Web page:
Irish Tudor Rebellions - summary

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  • Irish Tudor Rebellions
    • Silken Thomas 1534-7
      • Henry ordered the Earl of Kildare to visit him as he doubted whether he would enforce the break with Rome, the Earl sent his wife and in the meantime, he began to transfer weapons and gun powder from Dublin castle to his own estates
      • Kildare went to England after further demands and was placed in the Tower where he died in 1534. His son, Silken Thomas, ignored similar requests to visit London, and he raised 1000 men in Munster and invaded the Pale. The rebels called on the Catholic Church for support and condemned Henry's religious reforms,
      • Thomas's objective was to expel the English administration and become sole ruler of Ireland
      • After an unsuccessful attempt to capture Dublin Castle, he retreated to Maynooth Castle in County Kildare, which was captured by the English in 1535. Following his surrender on the 24th August, he was sent to the Tower of London. On the orders of Henry VIII, Thomas, along with five of his uncles, was hanged at Tyburn outside London/
    • Shane O'Neill 1558-67
      • O'Neill wanted to rule Ulster and was willing to murder his brother to get it, which created resentment against him. Elizabeth recognised him as captain of Tyrone and "The O'Neill", Head of the clan.
      • He began plotting with Charles IX of France, and Mary Queen of Scots, and claiming to be the true defender of the faith. O'Neill successfully used guerrilla tactics, meaning the rebellion was too difficult and expensive to put down.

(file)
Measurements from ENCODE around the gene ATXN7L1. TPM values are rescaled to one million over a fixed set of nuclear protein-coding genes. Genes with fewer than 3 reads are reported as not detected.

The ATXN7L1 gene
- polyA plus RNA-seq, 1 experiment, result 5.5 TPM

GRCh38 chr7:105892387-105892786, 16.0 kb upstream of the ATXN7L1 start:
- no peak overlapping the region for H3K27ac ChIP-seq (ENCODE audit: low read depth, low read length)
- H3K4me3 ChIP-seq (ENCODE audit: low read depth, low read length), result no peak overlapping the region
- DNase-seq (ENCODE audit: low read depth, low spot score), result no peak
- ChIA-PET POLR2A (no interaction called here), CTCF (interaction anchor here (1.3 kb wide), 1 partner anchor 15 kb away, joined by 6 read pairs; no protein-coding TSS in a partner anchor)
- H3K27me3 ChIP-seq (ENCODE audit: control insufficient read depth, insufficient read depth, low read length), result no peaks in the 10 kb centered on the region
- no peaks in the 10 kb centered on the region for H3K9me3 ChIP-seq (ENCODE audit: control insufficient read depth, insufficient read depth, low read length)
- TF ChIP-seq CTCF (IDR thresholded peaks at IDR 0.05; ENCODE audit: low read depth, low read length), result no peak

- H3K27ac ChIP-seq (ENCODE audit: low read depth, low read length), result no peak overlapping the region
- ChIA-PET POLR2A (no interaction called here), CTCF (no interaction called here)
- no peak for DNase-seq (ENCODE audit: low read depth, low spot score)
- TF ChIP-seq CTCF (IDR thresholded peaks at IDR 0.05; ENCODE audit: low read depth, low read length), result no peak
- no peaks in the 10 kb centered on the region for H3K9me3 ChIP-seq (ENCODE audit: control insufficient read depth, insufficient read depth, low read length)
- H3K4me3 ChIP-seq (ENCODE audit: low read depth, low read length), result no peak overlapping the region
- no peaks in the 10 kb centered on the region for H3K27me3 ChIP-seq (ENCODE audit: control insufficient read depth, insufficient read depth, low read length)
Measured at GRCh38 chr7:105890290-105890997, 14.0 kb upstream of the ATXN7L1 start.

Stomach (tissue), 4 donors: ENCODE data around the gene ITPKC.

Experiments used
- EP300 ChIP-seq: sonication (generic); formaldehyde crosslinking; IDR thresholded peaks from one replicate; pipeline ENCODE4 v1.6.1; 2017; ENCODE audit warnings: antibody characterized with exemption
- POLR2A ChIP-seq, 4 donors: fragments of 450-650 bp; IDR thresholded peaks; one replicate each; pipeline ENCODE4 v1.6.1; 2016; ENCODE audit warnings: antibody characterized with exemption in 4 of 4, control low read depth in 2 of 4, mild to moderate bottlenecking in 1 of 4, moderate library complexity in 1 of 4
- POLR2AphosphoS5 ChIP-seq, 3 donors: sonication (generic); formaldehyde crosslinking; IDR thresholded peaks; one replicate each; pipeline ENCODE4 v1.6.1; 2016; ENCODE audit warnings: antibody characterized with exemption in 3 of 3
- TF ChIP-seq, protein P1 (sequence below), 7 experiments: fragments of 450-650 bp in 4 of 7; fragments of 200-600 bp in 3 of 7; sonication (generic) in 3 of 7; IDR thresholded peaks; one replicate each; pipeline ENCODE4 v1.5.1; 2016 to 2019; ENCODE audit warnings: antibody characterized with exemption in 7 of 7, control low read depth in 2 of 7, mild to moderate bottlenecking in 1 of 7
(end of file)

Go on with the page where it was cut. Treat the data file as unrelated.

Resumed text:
• O'Neill was eventually murdered by rival Irish, perhaps paid by the English. Elizabeth attaints O'Neill lands in Ulster, seizing extensive possessions but storing up future trouble with the Earls of Tyrone
    • Munster 1569-73, James Fitzmaurice Fitzgerald's first rebellion
      • Fitzgerald resented attempts by Elizabeth to colonise Ireland and the imposition of martial law. He was especially annoyed that his cousin, Earl of Desmond, had been put in the Tower of London.
      • He also claimed that Elizabeth wanted to introduce another newly invented kind of religion. The main grievance of most rebels was the growing presence of English adventurers in the new plantations and their brutal treatment of the native Irish
    • Geraldine 1579-83, James Fitzmaurice Fitzgerald's second rebellion
      • Fitzgerald returned from Rome and was aware of the Bull of Excommunication against Elizabeth, he saw an opportunity to rally the Catholic Irish against English rule.
      • Before 1570, no serious effort had been made by English governments to enforce the Protestant faith in Ireland. Although he used religious grievances, at heart lay his political animosity against the new English settlers and the Dublin administration. The Pope gave his blessing for 600 Spanish and Italian troops, and they were dispatched to assist
    • Tyrone 1595-1603 (depth study)
      • Deputy Fitzwilliam could not control the bitter disputes between factions in Dublin and clan warfare increased, with accusations of cattle raiding and executions. Irish chieftains saw their own system under threat, and trust in the English deputies plummeted.
      • This is only a very brief summary. This is a depth study, so has it's own mindmap :)
      • Tyrone himself was a very good leader
      • Yellow Ford
      • Spanish involvement
      • Elizabeth's policy of diplomacy and running Ireland on the cheap
      • Kinsale


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